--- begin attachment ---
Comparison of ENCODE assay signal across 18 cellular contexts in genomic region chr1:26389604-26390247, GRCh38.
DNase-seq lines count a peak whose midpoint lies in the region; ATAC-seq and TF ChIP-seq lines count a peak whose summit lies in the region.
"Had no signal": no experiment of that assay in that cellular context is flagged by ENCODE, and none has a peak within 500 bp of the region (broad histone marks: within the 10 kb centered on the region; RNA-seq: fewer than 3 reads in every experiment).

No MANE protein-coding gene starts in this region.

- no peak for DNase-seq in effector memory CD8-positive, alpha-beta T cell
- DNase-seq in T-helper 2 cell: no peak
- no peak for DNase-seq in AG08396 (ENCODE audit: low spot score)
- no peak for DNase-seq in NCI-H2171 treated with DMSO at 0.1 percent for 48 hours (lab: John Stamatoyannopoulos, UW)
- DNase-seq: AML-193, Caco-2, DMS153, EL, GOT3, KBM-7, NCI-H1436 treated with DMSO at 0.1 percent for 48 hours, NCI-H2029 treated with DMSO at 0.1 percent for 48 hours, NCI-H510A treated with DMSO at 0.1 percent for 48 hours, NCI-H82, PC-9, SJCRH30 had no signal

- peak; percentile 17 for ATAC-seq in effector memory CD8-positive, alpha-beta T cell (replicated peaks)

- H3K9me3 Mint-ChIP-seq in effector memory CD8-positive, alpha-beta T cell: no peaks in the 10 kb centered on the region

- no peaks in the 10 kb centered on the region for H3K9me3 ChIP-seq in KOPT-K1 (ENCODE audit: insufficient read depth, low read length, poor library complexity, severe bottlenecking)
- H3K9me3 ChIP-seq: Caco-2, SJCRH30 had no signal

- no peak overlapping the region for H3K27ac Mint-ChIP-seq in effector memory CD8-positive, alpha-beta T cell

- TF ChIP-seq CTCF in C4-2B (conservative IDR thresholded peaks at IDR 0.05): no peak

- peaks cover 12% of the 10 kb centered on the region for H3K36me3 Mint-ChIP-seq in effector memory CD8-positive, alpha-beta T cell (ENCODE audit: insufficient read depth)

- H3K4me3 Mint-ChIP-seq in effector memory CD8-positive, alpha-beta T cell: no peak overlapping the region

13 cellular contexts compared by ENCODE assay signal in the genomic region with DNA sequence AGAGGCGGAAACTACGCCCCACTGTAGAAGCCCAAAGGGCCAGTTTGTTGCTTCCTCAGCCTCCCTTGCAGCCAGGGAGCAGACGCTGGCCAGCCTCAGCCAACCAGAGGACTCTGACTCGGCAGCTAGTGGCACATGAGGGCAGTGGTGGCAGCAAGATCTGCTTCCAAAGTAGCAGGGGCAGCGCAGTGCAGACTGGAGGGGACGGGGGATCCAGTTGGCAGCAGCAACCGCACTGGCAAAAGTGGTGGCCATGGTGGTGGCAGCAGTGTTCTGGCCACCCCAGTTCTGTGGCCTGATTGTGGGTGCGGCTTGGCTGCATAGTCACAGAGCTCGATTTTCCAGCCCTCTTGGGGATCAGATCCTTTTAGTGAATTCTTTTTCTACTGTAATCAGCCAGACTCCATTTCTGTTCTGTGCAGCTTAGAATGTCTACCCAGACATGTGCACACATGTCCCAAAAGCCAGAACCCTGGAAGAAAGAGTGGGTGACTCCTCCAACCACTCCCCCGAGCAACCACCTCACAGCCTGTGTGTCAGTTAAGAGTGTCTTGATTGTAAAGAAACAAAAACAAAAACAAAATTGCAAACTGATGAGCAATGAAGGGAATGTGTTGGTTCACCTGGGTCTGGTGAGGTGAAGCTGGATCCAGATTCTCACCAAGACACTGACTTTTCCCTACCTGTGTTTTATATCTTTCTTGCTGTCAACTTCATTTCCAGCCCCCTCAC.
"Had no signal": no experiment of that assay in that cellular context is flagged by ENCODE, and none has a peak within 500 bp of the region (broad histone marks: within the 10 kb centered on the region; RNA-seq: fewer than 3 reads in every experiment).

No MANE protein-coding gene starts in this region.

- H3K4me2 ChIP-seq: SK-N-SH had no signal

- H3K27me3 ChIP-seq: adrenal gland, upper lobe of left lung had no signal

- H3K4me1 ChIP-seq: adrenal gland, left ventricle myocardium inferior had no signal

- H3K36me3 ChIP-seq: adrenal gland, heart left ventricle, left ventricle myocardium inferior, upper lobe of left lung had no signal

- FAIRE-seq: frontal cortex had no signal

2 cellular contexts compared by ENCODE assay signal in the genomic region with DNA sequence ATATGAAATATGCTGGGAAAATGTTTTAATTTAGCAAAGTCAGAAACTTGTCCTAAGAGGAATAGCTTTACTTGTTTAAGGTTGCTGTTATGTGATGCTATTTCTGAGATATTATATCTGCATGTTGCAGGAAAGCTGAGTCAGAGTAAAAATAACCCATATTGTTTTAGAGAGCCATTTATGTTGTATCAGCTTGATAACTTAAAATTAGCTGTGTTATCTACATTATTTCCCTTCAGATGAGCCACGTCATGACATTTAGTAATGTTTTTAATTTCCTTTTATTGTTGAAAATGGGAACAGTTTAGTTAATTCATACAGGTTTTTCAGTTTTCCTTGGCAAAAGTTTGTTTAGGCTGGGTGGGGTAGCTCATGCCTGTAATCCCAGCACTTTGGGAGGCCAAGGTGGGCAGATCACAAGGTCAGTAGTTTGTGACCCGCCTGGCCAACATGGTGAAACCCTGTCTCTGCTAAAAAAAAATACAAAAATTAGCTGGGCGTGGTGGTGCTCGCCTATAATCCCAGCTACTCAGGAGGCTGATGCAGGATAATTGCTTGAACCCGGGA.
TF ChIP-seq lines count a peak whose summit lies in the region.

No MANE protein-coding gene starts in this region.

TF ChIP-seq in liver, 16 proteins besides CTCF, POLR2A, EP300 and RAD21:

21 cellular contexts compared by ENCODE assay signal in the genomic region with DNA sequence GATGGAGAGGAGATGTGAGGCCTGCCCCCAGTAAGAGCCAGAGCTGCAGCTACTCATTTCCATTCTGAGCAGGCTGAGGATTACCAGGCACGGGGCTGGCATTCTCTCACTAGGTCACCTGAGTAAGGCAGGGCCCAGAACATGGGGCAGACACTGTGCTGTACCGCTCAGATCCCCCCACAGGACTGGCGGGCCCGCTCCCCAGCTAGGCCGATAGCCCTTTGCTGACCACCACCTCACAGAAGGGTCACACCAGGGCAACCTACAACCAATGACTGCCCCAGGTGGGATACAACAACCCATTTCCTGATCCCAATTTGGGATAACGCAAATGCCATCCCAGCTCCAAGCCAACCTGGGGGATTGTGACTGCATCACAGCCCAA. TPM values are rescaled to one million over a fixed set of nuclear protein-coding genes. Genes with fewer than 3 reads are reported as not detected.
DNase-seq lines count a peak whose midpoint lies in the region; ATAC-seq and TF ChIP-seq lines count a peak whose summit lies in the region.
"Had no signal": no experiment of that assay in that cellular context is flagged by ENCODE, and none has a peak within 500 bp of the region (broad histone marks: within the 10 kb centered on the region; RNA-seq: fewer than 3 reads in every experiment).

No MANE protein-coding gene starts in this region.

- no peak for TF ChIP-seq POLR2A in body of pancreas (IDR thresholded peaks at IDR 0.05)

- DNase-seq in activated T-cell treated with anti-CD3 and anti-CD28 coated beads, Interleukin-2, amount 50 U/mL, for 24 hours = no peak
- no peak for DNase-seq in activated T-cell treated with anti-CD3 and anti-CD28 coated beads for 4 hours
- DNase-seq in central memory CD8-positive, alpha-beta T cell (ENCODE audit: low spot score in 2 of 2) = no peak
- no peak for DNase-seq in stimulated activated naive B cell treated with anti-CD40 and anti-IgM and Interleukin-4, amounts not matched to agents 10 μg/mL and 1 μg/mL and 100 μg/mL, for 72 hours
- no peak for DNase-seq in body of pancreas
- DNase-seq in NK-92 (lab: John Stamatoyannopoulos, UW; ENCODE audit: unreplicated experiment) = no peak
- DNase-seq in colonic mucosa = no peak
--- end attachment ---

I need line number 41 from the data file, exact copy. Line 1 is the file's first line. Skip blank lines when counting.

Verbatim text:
- DNase-seq in colonic mucosa = no peak